Categorizing societies has lost much of its meaning with the breakup of the Soviet Union and the decline of communism as an economic system. First world countries referred to the developed, capitalist societies. Second world identified the developed socialist societies. Third world countries were those large political communities in the initial stages of development.
Fourth world societies are those that are traditional communities marginalized from economic development and political power. The concept of fourth world has been applied to the aboriginal communities of North America.
What was the Third
World? - B.R. Tomlinson, University of London
The term 'Third World' was widely used in the second half of the twentieth century to identify common issues in the political, social, economic and cultural history of Africa, Asia and Latin America.
The notion of a coherent and distinct Third World experience was rooted in analyses based on dependency theory and post-colonialism set in the Cold War context of nation states and nation-building. However, it is now rapidly passing out of academic use, because of changes in political and economic systems and in the interplay of culture and identity brought about by globalization.
The Managing of the
Third World - Bill Cooke, Manchester School of Management, UK
This paper is about the relationship between management, a First World discipline, and the Third World. Management is widely assumed to apply in organizations in modern, or postmodern, societies. However, a distinctive form of management, Development Administration and Management (DAM), exists and is applied to Third World nation-states, which are deemed in the First World to require modernization. This article sets out the institutional and conceptual separation and crossover between management and DAM. It then goes on to consider DAM in practice, demonstrating how it, and through it management, are complicit in neo-liberal World Bank interventions in the Third World.
Social Marketing: An
Approach to Third-World Development
Carole P. Duhaime, Hautes Etudes Commerciales in Montreal, Quebec
Ronald McTavish, Department of Marketing at Concordia University in Montreal
Christopher A. Ross, Department of Marketing at Concordia University in Montreal
The major theme of this article is that social marketing can contribute to the improvement of living conditions in the third world.
States of Underdevelopment - The Third World State in Theoretical Perspective - Adrian Leftwich
This article surveys and compares major theories of the state in the third world. At first sight, few of these theories identify states which have any or even some of the characteristics of modern states as expressed in the two main traditions of state theorizing in Western political science, derived from the classics of Marx and Weber. All these theories, however, despite their variety and specificity, can be shown to confirm the continuing analytic utility of key aspects of both the Marxist and Weberian approaches. Moreover, those few economically successful third world societies illustrate in many crucial respects both the Marxist and Weberian conditions for an effective developmental state.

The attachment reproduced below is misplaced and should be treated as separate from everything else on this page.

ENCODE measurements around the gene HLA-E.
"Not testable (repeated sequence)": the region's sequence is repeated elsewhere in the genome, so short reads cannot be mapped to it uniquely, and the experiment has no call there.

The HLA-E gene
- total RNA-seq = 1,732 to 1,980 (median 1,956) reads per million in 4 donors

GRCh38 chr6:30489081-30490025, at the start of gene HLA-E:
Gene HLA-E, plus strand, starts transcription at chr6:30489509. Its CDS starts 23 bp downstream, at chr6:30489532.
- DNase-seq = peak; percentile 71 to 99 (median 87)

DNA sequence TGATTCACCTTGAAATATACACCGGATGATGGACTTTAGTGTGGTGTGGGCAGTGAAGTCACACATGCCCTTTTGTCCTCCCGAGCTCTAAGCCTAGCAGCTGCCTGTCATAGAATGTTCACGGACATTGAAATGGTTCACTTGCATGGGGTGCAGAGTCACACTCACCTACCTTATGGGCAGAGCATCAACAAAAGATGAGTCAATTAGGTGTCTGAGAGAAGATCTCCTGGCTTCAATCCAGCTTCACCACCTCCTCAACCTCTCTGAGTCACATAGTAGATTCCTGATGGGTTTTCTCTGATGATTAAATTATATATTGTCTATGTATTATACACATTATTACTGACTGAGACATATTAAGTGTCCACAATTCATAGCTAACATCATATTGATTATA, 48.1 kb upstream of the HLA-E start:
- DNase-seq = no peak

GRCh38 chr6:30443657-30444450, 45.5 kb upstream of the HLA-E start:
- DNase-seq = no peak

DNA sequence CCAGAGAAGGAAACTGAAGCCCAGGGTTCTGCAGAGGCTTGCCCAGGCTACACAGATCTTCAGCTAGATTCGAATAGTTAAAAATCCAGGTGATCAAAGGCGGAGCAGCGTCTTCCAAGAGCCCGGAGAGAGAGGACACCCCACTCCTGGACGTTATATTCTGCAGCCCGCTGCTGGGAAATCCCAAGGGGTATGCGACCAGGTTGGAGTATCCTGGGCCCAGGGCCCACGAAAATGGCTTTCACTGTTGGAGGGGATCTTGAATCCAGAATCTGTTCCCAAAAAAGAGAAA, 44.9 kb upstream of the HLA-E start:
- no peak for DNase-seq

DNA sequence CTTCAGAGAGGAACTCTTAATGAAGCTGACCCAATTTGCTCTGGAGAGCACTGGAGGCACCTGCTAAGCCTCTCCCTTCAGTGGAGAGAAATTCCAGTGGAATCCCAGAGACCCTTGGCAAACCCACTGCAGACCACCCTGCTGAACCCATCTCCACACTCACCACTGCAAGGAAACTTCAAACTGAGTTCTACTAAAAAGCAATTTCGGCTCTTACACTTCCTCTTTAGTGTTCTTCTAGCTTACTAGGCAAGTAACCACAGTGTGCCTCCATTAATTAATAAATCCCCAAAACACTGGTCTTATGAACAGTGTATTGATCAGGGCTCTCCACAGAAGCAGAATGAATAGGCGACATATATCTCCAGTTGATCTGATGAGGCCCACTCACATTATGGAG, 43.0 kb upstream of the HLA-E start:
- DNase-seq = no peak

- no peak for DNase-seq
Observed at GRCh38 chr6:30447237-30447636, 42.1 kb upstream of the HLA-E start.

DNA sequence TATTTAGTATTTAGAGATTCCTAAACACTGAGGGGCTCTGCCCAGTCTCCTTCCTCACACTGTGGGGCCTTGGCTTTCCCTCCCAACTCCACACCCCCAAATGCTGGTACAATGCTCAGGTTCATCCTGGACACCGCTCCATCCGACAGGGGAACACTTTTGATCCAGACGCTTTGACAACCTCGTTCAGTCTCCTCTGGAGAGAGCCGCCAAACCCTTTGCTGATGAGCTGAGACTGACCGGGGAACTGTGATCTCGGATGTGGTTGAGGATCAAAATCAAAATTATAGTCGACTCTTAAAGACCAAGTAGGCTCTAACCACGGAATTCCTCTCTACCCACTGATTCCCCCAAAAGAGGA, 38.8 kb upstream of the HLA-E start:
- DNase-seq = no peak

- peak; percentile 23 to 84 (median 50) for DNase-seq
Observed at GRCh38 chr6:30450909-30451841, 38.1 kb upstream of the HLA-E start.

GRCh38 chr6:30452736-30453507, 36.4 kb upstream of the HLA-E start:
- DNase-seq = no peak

Emerging Third World powers: China, India and Brazil - Jerry Harris
China, India and Brazil have become world economic powers; they are attempting to harness the forces of globalisation so as to strengthen their international standing in multilateral institutions like the WTO. Theirs is not a surrender to imperialism, but an attempt to build a bulwark against it, from which they can implement their own national strategies for development strategies that are qualitatively different from those followed by the non-aligned movement after Bandung. While each country is pursuing a somewhat different path, their collective might within the G-20 is already forcing concessions on trade, agriculture and subsidies from the US and EU.
The Third World and Socio-Legal Studies: Neo-Liberalism and Lessons from India's Legal Innovations - Radha D'Souza, University of Waikato, New Zealand
A terse, brief order of the Supreme Court of India in the Networking of Rivers case in September 2002 impugns the role of public interest litigation in the wake of neoliberal reforms. At a poignant moment in India's 'tryst with destiny', socio-legal studies in India stand disarmed and disempowered without adequate conceptual and theoretical tools to analyse and interpret the event in emancipatory ways. The case inaugurates a new phase in judicial activism and Public Interest Litigation in India, a subject that has been written about extensively both in India and elsewhere. In this article the Networking of Rivers case is used as a vehicle to explore the trajectories of developments in socio-legal studies in India and the ways in which it may have contributed to the present theoretical and conceptual impasse. The article argues for a more geo-historically differentiated understanding of the theoretical underpinnings of socio-legal studies in India and the Third World generally.